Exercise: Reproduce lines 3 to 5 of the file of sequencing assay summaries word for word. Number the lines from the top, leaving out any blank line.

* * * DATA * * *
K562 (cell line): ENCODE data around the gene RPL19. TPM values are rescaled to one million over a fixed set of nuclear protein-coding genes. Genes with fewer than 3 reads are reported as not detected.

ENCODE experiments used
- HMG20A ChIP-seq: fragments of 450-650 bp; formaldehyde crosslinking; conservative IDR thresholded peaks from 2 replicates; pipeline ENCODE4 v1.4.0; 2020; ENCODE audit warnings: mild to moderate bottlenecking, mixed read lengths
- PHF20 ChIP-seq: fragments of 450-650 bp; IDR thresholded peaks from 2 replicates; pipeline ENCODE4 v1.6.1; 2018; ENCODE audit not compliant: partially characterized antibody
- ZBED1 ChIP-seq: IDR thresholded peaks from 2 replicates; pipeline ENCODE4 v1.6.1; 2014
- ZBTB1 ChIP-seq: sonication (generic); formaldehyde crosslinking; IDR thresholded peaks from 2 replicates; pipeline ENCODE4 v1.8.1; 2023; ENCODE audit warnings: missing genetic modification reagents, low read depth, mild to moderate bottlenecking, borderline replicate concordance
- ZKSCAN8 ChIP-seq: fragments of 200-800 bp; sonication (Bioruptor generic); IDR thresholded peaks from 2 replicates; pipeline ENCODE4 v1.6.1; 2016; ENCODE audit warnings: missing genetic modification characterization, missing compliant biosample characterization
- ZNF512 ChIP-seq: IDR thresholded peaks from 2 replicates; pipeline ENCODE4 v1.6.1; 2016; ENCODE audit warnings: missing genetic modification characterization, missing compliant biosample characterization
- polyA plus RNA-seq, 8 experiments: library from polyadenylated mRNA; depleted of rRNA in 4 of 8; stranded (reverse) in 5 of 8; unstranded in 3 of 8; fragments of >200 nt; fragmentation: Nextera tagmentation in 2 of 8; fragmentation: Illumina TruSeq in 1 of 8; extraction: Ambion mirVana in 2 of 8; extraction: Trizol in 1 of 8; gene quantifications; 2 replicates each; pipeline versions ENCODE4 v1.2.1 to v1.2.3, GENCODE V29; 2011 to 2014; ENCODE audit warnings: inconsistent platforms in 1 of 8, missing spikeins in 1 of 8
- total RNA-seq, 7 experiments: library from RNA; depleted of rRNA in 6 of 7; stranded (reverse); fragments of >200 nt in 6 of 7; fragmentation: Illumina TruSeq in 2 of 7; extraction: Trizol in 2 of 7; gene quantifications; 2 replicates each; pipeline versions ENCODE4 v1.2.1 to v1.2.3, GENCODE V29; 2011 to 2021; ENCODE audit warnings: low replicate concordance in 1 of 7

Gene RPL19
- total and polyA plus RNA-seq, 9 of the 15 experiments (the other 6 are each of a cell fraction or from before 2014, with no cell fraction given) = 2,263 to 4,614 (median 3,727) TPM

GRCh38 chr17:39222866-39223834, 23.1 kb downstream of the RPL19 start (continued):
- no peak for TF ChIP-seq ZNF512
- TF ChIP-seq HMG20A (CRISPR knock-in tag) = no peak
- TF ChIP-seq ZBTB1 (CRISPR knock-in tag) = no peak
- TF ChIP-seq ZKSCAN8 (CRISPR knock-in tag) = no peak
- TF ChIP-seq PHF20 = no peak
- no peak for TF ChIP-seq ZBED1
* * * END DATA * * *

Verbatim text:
- HMG20A ChIP-seq: fragments of 450-650 bp; formaldehyde crosslinking; conservative IDR thresholded peaks from 2 replicates; pipeline ENCODE4 v1.4.0; 2020; ENCODE audit warnings: mild to moderate bottlenecking, mixed read lengths
- PHF20 ChIP-seq: fragments of 450-650 bp; IDR thresholded peaks from 2 replicates; pipeline ENCODE4 v1.6.1; 2018; ENCODE audit not compliant: partially characterized antibody
- ZBED1 ChIP-seq: IDR thresholded peaks from 2 replicates; pipeline ENCODE4 v1.6.1; 2014